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Tom Block: There’s no secret to the fact that Kentucky, Germany share wonderful link

Columnist Tom Block's great-great grandfather was Isaac Bernheim, after whom Kentucky's Bernheim Forest is named. (Photo provided)

Memo to Gov. Steve Beshear:

I heard the news recently about of your “secret” trip to Germany with the state’s head of economic development to get German companies to locate their U.S. facilities in the Commonwealth. As part of the Kentucky sales pitch, I wanted to point out a great example of a link between Germany and Kentucky.

My great-grandfather, Isaac W. Bernheim, immigrated to the United States after the American Civil War, in 1868, and ended up in Kentucky. While he grew to love his adopted home in Kentucky, he never forgot his German roots. In fact, after he had achieved success in Kentucky as the distiller of IW Harper bourbon, he went back to the small Bavarian village where he was born in, Schmieheim, and discovered that in 1929 they still didn’t have running water.

A fountain in the Bavarian village of Schmieheim commemorates Issac Bernheim's contributions to development there. (Photo provided)

My great grandfather used his Kentucky-made money to donate a water system to the village so that pipes were run to each home. Today, in the village, there is a fountain thanking him for his contribution to German development. His father and grandparents are buried in the Jewish cemetery outside of the village, and the German villagers have not only restored the cemetery but have restored the memorial to my great-grandfather.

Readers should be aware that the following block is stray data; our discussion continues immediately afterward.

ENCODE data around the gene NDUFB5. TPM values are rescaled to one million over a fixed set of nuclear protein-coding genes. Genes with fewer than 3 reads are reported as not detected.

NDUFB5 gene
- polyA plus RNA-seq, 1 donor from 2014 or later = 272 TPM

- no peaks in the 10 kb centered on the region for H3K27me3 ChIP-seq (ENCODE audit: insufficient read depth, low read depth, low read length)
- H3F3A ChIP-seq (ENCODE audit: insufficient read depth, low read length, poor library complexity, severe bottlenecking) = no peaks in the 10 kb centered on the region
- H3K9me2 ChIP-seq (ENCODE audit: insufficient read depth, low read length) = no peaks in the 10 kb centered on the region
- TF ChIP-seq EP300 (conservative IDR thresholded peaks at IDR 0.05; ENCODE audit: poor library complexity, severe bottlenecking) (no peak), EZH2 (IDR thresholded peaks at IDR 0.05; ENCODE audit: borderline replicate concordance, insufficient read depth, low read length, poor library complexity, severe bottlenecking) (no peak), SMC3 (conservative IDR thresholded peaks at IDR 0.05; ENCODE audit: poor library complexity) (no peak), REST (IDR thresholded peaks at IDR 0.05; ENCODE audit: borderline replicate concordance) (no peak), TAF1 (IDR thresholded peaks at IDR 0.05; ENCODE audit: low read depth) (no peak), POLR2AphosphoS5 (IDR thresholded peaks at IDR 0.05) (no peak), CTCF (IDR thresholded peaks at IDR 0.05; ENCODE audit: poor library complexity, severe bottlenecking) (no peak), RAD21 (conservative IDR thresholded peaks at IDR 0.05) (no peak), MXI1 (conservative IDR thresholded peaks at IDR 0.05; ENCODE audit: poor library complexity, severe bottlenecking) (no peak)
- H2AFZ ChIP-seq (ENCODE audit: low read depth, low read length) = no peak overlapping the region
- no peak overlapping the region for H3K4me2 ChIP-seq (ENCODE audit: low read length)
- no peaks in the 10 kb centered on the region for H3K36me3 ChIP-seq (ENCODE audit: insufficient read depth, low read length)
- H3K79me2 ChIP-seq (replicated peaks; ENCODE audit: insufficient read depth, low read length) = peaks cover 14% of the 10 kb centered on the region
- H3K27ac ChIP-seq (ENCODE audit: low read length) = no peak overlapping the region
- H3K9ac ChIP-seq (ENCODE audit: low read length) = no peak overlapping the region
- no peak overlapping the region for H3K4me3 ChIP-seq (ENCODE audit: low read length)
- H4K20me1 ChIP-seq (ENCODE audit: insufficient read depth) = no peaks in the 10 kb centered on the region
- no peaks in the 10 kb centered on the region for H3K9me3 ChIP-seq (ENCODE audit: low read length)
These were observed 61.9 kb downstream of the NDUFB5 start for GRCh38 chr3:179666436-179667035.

If a German delegation comes to visit you in your Capitol office, you can walk them to the rotunda where the models for the U.S. Capitol statues of Henry Clay and Dr. Ephraim McDowell stand. As part of the centennial celebration of the Kentucky Capitol, and thanks to your help, we were able to get a plaque commemorating German immigrant Isaac Bernheim placed on the two statues. The original two statues stand in the U.S. Capitol and were given on behalf of Kentucky by this German immigrant.

An Isaac Bernheim plaque was placed in the Kentucky Capitol. (Photo provided)

Of course his greatest gift to Kentucky was the 14,000-acre arboretum and forest outside of Louisville, Bernheim Forest, and I am proud to serve on the board of Bernheim. When my great-grandfather decided to buy the land and create the forest he said that it reminded him of the fondness he had for the Black Forest in Germany that surrounded the small village where he was born.

From the Black Forest to the Knobs of Kentucky, from a water system in a small Bavarian town, to the statues in the U.S. and Kentucky capitols; there is a wonderful link between Germany and Kentucky.

Tom Block is a public policy consultant who had a 21-year career with JP Morgan Chase where he served as head of government relations in New York City and created a Washington research product. He also created the bank’s EU Government Relations program and developed a new position as U.S. Government Policy Strategist focusing on how U.S. government policy impacts capital markets. He has an extensive government and banking background, has worked on political campaigns and as a speech writer. He is a family trustee of Bernheim Aboretum in Louisville and holds a bachelor’s degree in political science from American University. He and his wife make their home in Kentucky. He is a regular contributor to KyForward. Contact him at tomblockct@aol.com.

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